Here are some notes on user2014 (no it’s not one of the anonymous poster on Stack Exchange!). The GitHub homepage can be found at https://github.com/user2014.
I wish I could attend the conference but I am a bit short of time at the moment, so I’m just following its progress on Twitter. I just started reading material available on the conference site, especially the tutorials that were made available on line.
Here is a collection of useful links I found on Twitter:
As someone used to say, it is good from time to time to re-educate people who started learning R long ago. Recently, I followed one of Coursera data science tracks, Getting and Cleaning Data by Jeff Leek, and I learned a lot about data munging, although I think I have a fair knowledge of R. Up to now, I’ve always been a great fan of base R, using few extra packages beside Hmisc, rms and psych, and caret. I like the formula interface, and I always found it very convenient that we could use almost the same formula with
lattice graphics, while
subset() provides me with most of what I need to filter observations and variables in a working data frame. Since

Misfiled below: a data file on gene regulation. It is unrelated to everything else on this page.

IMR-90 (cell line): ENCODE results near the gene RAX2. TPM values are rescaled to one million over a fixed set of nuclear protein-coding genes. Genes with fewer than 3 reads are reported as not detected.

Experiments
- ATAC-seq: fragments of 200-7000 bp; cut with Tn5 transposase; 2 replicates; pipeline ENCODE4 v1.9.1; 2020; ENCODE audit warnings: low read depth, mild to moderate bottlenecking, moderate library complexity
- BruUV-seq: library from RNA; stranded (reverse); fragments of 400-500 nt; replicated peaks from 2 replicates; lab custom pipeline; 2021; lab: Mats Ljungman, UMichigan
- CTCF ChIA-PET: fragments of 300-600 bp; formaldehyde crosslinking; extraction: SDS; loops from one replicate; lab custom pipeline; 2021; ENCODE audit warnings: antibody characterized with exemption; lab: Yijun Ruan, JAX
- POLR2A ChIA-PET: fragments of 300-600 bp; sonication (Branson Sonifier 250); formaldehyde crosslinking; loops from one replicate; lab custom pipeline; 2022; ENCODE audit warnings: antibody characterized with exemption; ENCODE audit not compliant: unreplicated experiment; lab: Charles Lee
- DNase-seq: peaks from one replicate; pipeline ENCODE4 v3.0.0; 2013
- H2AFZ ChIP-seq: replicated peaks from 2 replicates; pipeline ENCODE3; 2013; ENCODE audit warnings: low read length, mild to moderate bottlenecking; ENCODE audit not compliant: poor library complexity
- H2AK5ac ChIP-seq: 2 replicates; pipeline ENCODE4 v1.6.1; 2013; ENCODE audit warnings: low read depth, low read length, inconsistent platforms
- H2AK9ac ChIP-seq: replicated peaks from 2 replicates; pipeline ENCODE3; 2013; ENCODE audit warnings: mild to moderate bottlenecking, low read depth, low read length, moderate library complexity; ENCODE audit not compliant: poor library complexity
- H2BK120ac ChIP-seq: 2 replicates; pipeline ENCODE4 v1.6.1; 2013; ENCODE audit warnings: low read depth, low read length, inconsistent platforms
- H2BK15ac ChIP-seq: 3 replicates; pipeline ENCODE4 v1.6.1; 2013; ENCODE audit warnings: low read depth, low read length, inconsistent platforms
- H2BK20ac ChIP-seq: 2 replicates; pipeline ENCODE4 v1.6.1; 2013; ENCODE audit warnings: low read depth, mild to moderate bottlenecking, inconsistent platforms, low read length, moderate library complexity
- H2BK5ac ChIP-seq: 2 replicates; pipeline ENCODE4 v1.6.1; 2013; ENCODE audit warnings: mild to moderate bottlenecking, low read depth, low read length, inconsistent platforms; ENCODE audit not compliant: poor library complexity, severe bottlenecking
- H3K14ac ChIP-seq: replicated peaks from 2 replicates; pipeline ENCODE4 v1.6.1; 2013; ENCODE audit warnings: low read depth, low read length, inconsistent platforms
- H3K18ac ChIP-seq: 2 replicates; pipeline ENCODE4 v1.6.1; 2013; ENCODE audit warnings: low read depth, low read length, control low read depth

rms enhance those functionalities, I was quite happy.
It turns out that Hadley Wickham started developing new tools long ago (it all started with ggplot, now ggplot2), and we now have a plethora of new packages that help tidying and processing data. There’s even an on-line textbook on Advanced R, which I hope will remain in open access. I’ve never spent too much time in
ggplot2 because at some point I felt that it was too much at an angle with base R. I like that a programming language exhibits some kind of internal consistency, and these new packages introduced too much ‘new vocabularies’. Well, ok, internal consistency is not the best way to think about R contributed packages (I’m not speaking of core packages), and as discussed by Max Kuhn many packages do not follow R conventions. So what’s the point? Either I’m too old to update my knowledge of R, or I’m just reluctant to switch to another paradigm for data science with R. I guess I just have to try the new kids on the blocks: data.table, dplyr, tidyr, and magrittr, and see how I can integrate them in my own workflow.
One thing that I always found quite annoying is typing the name of a data frame and seeing all of its data in the R console (often reaching
max.print values, which amounts to 99999 actually!). Of course,
head(d) is a better option, but we now have two defaults S4
By the way,
data.table::fread() is really fast. For instance, using Hadley Wickham’s dplyr tutorial, I got the following timings:
> system.time(d <- fread("flights.csv")) utilisateur système écoulé 0.265 0.013 0.282 > system.time(d <- tbl_df(read.csv("flights.csv", stringsAsFactors = FALSE))) utilisateur système écoulé 5.825 0.085 6.031
Finally, what about the new RMarkdown? Well, that’s just really promising and I look forward to using it for my courses.